Galway need canning fit for dubs duel
SOMEWHERE across the hurling fields of Galway are jigsaw pieces which, if found and put together in the correct order, will complete a picture that shows Damien Joyce waving the Liam MacCarthy Cup while his joyous colleagues celebrate all around him.
It's 5.0 on Sunday evening, September 4, 2011 -- that's all of 23 years since Galway's last All-Ireland win.
A true story or another fairytale made up by optimistic Galway supporters? Take your pick depending on your views on the Tribesmen.
There are those who believe that, despite the consistent successes by Galway underage teams and clubs, there's a kink in the senior county team's chain which will always cause it to snap under real pressure.
They said that back in the late 1970s too and Galway went on to win three All-Irelands in nine years. You can make any argument you want based on the past, but ultimately all that counts is how a team performs next time out and the day after that.
The truth about Galway is (or certainly has been) that they can beat any opposition on a given day but have failed to acquire the necessary consistency to win an All-Ireland since 1988.
Can they do it this year? Of course. Will they do it? Who knows? My own hunch is that they will have a better season than they've had for quite some time -- but then, they haven't reached an All-Ireland semi-final since 2005 so there's plenty of scope for improvement.
This evening's clash with Westmeath should be a gentle introduction to championship 2011 and then it's on to face Dublin in two weeks' time. One vital area which must come right for Galway -- if they are to make real progress -- is the availability of most (if indeed not all) of their best players.
They have been unlucky with injuries in recent seasons and haven't fared too well this year either but things do seem to be coming right. If they have a full squad to pick from, they are in with a right good chance of making their biggest impact for a long time, either through Leinster or the back door.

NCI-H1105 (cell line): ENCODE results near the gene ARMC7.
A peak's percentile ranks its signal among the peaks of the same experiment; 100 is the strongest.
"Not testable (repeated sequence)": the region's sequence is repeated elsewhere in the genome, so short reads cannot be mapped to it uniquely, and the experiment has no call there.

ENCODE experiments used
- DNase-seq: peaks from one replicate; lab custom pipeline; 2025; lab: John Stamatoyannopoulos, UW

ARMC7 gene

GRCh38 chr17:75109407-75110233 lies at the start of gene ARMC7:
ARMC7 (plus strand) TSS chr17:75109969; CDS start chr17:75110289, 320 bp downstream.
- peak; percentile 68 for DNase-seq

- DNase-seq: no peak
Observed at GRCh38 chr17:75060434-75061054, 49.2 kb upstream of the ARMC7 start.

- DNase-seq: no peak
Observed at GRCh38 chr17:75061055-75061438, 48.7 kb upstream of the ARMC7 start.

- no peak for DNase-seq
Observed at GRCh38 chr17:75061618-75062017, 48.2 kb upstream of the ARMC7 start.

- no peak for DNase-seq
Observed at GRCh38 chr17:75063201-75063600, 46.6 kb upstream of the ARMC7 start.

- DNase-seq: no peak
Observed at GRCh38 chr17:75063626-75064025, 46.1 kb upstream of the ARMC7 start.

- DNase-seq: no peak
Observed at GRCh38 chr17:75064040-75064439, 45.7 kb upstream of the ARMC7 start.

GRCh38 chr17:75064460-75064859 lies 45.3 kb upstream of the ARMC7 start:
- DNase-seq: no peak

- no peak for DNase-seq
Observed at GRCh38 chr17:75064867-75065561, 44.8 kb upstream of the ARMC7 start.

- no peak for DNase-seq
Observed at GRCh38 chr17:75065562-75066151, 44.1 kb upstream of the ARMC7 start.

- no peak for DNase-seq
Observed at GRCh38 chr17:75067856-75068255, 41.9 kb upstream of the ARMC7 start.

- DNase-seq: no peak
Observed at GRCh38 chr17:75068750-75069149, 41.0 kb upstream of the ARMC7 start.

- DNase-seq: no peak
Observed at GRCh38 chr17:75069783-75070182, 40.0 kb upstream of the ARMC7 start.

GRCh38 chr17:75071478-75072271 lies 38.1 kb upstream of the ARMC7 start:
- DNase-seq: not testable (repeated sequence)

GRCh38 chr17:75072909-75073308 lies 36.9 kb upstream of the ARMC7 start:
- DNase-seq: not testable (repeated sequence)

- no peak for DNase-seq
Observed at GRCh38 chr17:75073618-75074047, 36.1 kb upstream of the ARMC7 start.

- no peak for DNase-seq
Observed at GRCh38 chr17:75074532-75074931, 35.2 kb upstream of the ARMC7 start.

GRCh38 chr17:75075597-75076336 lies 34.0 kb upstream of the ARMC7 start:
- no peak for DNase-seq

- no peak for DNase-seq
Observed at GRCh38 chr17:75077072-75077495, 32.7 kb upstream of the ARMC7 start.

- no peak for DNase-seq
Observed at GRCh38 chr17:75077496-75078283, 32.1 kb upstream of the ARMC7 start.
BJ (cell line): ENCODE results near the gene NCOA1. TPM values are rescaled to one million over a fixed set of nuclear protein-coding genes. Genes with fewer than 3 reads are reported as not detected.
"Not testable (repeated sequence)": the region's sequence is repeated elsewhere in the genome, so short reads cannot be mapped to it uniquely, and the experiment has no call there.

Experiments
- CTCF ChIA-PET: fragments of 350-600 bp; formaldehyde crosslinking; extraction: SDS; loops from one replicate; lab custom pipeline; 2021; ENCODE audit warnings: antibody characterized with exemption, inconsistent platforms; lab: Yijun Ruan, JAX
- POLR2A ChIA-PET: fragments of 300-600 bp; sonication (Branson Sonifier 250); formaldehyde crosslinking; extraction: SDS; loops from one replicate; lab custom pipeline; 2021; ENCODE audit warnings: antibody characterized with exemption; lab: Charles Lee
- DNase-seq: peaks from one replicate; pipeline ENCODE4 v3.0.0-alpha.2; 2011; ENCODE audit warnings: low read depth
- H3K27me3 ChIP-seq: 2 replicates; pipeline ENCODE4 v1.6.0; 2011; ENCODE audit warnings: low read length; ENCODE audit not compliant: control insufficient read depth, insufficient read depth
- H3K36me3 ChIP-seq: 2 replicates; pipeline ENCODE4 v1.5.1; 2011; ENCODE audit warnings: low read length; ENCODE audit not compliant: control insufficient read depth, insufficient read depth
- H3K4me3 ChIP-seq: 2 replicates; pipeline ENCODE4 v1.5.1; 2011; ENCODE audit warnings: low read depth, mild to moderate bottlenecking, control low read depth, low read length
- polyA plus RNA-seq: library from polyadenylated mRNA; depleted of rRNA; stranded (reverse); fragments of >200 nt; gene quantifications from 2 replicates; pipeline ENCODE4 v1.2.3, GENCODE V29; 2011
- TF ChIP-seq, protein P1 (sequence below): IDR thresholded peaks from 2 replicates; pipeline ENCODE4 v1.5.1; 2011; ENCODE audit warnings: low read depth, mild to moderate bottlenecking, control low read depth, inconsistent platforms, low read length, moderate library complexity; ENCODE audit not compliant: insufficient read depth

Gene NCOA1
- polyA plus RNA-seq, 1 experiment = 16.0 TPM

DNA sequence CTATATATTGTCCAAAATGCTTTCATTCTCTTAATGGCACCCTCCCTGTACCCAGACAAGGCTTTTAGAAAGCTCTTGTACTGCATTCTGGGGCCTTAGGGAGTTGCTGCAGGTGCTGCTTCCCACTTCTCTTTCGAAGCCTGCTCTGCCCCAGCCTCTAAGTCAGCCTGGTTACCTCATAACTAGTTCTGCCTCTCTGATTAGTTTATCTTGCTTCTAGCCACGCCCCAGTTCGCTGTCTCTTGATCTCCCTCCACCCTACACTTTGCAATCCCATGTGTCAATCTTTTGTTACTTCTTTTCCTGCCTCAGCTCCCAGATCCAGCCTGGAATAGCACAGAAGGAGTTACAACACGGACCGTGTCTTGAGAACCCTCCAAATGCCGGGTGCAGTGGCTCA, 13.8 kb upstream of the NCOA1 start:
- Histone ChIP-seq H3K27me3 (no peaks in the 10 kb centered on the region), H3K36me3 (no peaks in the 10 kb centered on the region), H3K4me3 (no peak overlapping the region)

People talk about the big counties having huge squads to select from but the reality is that once any team loses a few key men, the entire complexion changes.
It even happened Kilkenny for last year's All-Ireland final and again for this year's league final. Now if Kilkenny can't afford to lose a few players, what chance have the rest?
Galway are very much in that category. Joe Canning isn't selected for this evening's game, which is a sensible move, but it's crucial that he be ready for Dublin.
And, if so, he must be parked close to goal. Canning creates and scores goals so there's no point having him 40 yards out. He does well there too but the opposition love to see him so far out on the basis that he's a whole lot less likely to score goals.
What Galway need is to deliver a few good performances, get themselves into Croke Park for an All-Ireland semi-final and then let the creative stuff flow.
They have as much talent as anybody else and a whole lot more than most, yet they haven't delivered on it. However, they have to regard that as being in the past and move on.
They could spend ages trying to figure out what has gone wrong over the years, but guess what? It's best forgotten. Instead, concentrate totally on the future and the opportunities it offers. By all means, carry forward the lessons of the past but only in terms of not making the same mistakes again.
That applies to players, management and everybody involved in the camp.
We won't know if that's going to be the case this evening since Westmeath won't be strong enough to apply the level of pressure required to test Galway's mindset -- but Dublin will certainly ask the hard questions.
Despite their long outsiders' rating, this evening's game will be a great experience for Westmeath and their Galway manager, Brian Hanley, who is an excellent coach. They're in bonus territory after beating Carlow and know that when they lose to Galway, they still have at least one more game to come. They will be in championship hurling up to mid, or possibly even late, June.
As for Galway, it's all about getting a rhythm going against Westmeath and building on it over the next two weeks. There's still a great uncertainty about Galway but that can develop into a negative or a positive. It's up to them which way it goes.